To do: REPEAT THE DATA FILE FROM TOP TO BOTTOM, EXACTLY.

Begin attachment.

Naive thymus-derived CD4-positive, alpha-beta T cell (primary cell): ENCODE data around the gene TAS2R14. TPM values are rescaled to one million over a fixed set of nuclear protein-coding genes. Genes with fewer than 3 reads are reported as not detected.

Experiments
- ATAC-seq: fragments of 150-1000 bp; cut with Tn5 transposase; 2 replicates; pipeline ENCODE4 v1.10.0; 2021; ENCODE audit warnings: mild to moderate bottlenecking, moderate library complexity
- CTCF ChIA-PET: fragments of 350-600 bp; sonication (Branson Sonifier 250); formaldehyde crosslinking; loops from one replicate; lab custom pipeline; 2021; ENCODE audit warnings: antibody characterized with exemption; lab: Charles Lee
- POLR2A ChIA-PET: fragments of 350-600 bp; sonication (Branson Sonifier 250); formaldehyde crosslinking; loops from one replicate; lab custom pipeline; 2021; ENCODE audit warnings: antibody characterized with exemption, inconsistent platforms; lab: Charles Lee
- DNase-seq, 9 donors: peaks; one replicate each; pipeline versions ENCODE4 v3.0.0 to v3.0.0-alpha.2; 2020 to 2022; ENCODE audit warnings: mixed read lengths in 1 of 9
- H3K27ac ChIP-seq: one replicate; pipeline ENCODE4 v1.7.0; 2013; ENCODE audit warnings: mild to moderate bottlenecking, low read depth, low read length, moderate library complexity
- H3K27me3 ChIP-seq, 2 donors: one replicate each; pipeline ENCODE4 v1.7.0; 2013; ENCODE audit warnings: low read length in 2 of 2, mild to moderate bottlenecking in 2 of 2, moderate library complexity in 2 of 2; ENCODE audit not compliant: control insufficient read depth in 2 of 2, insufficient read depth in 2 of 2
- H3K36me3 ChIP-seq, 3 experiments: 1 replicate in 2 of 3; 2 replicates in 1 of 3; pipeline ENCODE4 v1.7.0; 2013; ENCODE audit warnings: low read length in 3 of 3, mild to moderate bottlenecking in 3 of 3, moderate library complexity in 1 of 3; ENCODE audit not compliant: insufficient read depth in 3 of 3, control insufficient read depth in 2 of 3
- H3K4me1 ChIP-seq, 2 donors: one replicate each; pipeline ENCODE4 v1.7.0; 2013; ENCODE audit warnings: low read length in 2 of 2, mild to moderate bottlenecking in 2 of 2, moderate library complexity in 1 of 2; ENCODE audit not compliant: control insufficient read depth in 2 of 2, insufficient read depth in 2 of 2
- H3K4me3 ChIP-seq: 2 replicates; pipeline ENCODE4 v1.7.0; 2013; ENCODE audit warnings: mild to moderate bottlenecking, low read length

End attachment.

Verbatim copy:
Naive thymus-derived CD4-positive, alpha-beta T cell (primary cell): ENCODE data around the gene TAS2R14. TPM values are rescaled to one million over a fixed set of nuclear protein-coding genes. Genes with fewer than 3 reads are reported as not detected.

Experiments
- ATAC-seq: fragments of 150-1000 bp; cut with Tn5 transposase; 2 replicates; pipeline ENCODE4 v1.10.0; 2021; ENCODE audit warnings: mild to moderate bottlenecking, moderate library complexity
- CTCF ChIA-PET: fragments of 350-600 bp; sonication (Branson Sonifier 250); formaldehyde crosslinking; loops from one replicate; lab custom pipeline; 2021; ENCODE audit warnings: antibody characterized with exemption; lab: Charles Lee
- POLR2A ChIA-PET: fragments of 350-600 bp; sonication (Branson Sonifier 250); formaldehyde crosslinking; loops from one replicate; lab custom pipeline; 2021; ENCODE audit warnings: antibody characterized with exemption, inconsistent platforms; lab: Charles Lee
- DNase-seq, 9 donors: peaks; one replicate each; pipeline versions ENCODE4 v3.0.0 to v3.0.0-alpha.2; 2020 to 2022; ENCODE audit warnings: mixed read lengths in 1 of 9
- H3K27ac ChIP-seq: one replicate; pipeline ENCODE4 v1.7.0; 2013; ENCODE audit warnings: mild to moderate bottlenecking, low read depth, low read length, moderate library complexity
- H3K27me3 ChIP-seq, 2 donors: one replicate each; pipeline ENCODE4 v1.7.0; 2013; ENCODE audit warnings: low read length in 2 of 2, mild to moderate bottlenecking in 2 of 2, moderate library complexity in 2 of 2; ENCODE audit not compliant: control insufficient read depth in 2 of 2, insufficient read depth in 2 of 2
- H3K36me3 ChIP-seq, 3 experiments: 1 replicate in 2 of 3; 2 replicates in 1 of 3; pipeline ENCODE4 v1.7.0; 2013; ENCODE audit warnings: low read length in 3 of 3, mild to moderate bottlenecking in 3 of 3, moderate library complexity in 1 of 3; ENCODE audit not compliant: insufficient read depth in 3 of 3, control insufficient read depth in 2 of 3
- H3K4me1 ChIP-seq, 2 donors: one replicate each; pipeline ENCODE4 v1.7.0; 2013; ENCODE audit warnings: low read length in 2 of 2, mild to moderate bottlenecking in 2 of 2, moderate library complexity in 1 of 2; ENCODE audit not compliant: control insufficient read depth in 2 of 2, insufficient read depth in 2 of 2
- H3K4me3 ChIP-seq: 2 replicates; pipeline ENCODE4 v1.7.0; 2013; ENCODE audit warnings: mild to moderate bottlenecking, low read length